Berkeley Engineering sophomores Alex Montanez and Miriam Almaraz are part of the inaugural class of Hallac Scholars. (photo courtesy)

Introducing the Hallac Scholars

Berkeley Engineering sophomores Alex Montanez and Miriam Almaraz both got an early start on their STEM journey. By the time Montanez entered junior high in the northern California town of Clear Lake, he had already taken apart a few computers just to find out how they worked. Around the same time, in Los Angeles, Almaraz leapfrogged into an advanced math class as a sixth-grade student.

Now, after being chosen as part of the inaugural class of Hallac Scholars — a program sponsored by the global asset management firm BlackRock that’s a combined scholarship, mentorship and internship all rolled into one — the two 19-year olds will soon become immersed in learning how engineers can use their skills to develop innovative tech for delivering financial services.

The program was established by Sarah Hallac in memory of her late husband, Charlie Hallac, who was one of BlackRock’s first employees when he joined in 1988. Hallac rose through the ranks to become the firm’s co-president. One of his most visible accomplishments was to serve on the team that developed  Aladdin, an investment platform that was an industry leader when the software launched in 2000.

In addition to receiving scholarship money for their college education, Hallac Scholars — comprised of students at Georgia Tech as well as Berkeley — will get hands-on experience during an internship at BlackRock next summer, as well as access to mentors in the field.

“After Charlie passed away, [BlackRock CEO] Larry Fink, the management team and I talked about the importance of keeping his memory alive,” says Sarah Hallac, BlackRock senior advisor. “It was important to us that we honor Charlie with something he would appreciate. And what Charlie loved to do was to mentor and educate kids — especially in STEM subjects.”

Recently, Almaraz and Montanez reflected upon their path to engineering — and what they’re looking forward to doing as Hallac Scholars.

“I was intrigued by engineering because it combined math and science — and you could use it to help people,” says Almaraz, who grew up in the unincorporated town of Lennox, near Inglewood.

She was first introduced to the discipline during her high school years at Lennox Academy, a K-12 STEM school, when enrolled in the school’s engineering track. During that time, Almaraz and her classmates were introduced to AutoCAD, civil engineering and mechanical engineering — even robotics.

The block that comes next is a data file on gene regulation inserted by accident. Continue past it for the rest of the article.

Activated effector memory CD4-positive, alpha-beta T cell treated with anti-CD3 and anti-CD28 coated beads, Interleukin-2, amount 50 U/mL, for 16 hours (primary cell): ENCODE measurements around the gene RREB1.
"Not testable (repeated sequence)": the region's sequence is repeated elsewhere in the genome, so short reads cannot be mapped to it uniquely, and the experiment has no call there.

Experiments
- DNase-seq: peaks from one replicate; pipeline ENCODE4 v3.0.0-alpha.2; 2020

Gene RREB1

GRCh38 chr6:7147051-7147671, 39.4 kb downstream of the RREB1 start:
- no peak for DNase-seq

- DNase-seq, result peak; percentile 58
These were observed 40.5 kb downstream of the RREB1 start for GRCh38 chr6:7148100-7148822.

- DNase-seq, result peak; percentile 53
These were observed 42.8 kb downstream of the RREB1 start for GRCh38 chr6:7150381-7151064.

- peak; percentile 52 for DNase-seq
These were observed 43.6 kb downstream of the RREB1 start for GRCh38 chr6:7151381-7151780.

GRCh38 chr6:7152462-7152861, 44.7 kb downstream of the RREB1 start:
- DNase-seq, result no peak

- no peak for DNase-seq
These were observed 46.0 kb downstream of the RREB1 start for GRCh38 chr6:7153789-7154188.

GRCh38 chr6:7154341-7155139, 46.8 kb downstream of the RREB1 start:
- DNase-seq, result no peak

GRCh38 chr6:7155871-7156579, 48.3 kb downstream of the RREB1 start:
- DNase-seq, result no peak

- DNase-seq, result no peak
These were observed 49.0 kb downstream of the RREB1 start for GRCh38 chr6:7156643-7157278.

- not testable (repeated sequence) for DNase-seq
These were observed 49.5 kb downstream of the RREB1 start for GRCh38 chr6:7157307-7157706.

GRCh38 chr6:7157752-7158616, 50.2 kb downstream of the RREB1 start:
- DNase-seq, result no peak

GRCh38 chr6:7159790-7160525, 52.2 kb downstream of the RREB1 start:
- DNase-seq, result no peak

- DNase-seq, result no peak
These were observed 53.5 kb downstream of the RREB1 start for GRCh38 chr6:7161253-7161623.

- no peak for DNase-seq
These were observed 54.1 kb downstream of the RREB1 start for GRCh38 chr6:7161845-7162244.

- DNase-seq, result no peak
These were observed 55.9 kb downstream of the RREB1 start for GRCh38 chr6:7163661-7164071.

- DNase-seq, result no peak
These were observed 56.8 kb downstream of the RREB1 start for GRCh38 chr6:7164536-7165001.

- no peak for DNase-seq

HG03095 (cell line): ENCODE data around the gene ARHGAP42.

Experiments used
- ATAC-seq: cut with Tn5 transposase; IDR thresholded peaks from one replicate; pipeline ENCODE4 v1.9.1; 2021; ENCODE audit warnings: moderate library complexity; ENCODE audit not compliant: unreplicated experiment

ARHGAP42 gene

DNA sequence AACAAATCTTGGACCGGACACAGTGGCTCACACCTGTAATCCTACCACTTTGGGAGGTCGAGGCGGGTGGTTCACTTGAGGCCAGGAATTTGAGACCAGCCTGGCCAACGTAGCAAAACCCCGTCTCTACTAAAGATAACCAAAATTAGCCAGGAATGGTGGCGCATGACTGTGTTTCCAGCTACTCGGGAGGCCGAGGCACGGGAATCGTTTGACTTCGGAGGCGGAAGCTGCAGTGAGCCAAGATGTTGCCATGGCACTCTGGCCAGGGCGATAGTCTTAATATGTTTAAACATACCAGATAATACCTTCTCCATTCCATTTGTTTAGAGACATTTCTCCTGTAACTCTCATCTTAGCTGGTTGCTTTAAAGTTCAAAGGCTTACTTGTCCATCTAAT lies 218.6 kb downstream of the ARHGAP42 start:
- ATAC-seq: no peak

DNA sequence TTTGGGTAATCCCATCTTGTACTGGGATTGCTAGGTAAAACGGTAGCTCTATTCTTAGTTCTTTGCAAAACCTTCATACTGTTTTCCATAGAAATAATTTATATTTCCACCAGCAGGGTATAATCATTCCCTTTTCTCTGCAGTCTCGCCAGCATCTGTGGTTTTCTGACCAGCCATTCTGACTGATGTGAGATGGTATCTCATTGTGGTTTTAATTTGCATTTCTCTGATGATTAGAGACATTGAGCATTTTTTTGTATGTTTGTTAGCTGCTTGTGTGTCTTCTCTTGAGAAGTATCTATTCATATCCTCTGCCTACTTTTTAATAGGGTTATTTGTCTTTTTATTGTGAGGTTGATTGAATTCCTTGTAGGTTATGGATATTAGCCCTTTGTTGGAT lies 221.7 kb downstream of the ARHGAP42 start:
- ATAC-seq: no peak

Currently, she is interested in the field of prosthetics. But while Almaraz is still exploring what she wants to do after graduation, the mechanical engineering major is sure of one thing — she wants to use her education to give back to both society and the community she grew up in.

“It’s a career I can use to give back,” she says. “Whatever I do, I would like to go back and talk to students and affect them the way my teacher, who is a former engineer, affected me by encouraging me to consider engineering.”

Like Almaraz, electrical engineering and computer science (EECS) major Montanez also liked math as a child. But Montanez discovered he was fascinated with computers as well.

“It was just the mystery of the computer,” he says. “I wanted to know how computers and electronics worked because they were everywhere. I’m interested in the impact computers have in helping people.”

But Montanez’s junior high and high school didn’t offer any computer science or engineering classes. There wasn’t a computer club either.

“I did go to one seminar about computer science during a career day,” Montanez says. “Everything else I had to learn on my own.”

When it came time for him to decide what he wanted to do as a career, he knew that he wanted to work with computers. Montanez says he’s currently interested in electrical engineering, artificial intelligence, the connection between computers and the physical world (as demonstrated through robotics, for example) and how computer engineering intersects with the finance industry.

He’ll get to take that on as a BlackRock intern next summer, when he’ll serve on the science team that works on Aladdin as well as on developing apps used by the firm’s clients. Almaraz will bring her engineering skills to BlackRock’s exchange-traded fund group during her internship.

Both Almaraz and Montanez say that thanks to the scholarship, they’ll be able to focus more on their studies, and as a result, explore what truly interests them within the field of engineering.

The Hallac Scholars Program is part of BlackRock’s Student of Technology Initiative, a company-wide effort that aims to make technology a key part of the company by, for example, equipping older employees with “reverse mentorships,” where younger colleagues who are more tech-savvy can share their knowledge.

The firm’s strong belief in the importance of technology was championed by Charlie Hallac, according to Rob Kapito, BlackRock co-founder and president.

“Charlie joined BlackRock to help us fulfill our vision of building a world-class investment firm deeply rooted in technology and innovation,” he says. “BlackRock is the firm it is today, in huge part because of Charlie. He saw how to use technology to transform our industry in unique and powerful ways.”

And Sarah Hallac is optimistic about the incoming group of scholars.

“The inaugural class is full of incredible students,” she says. “The entire program is a ‘win-win-win’ — the students win, Berkeley wins and BlackRock wins for being able to learn from these talented young people.”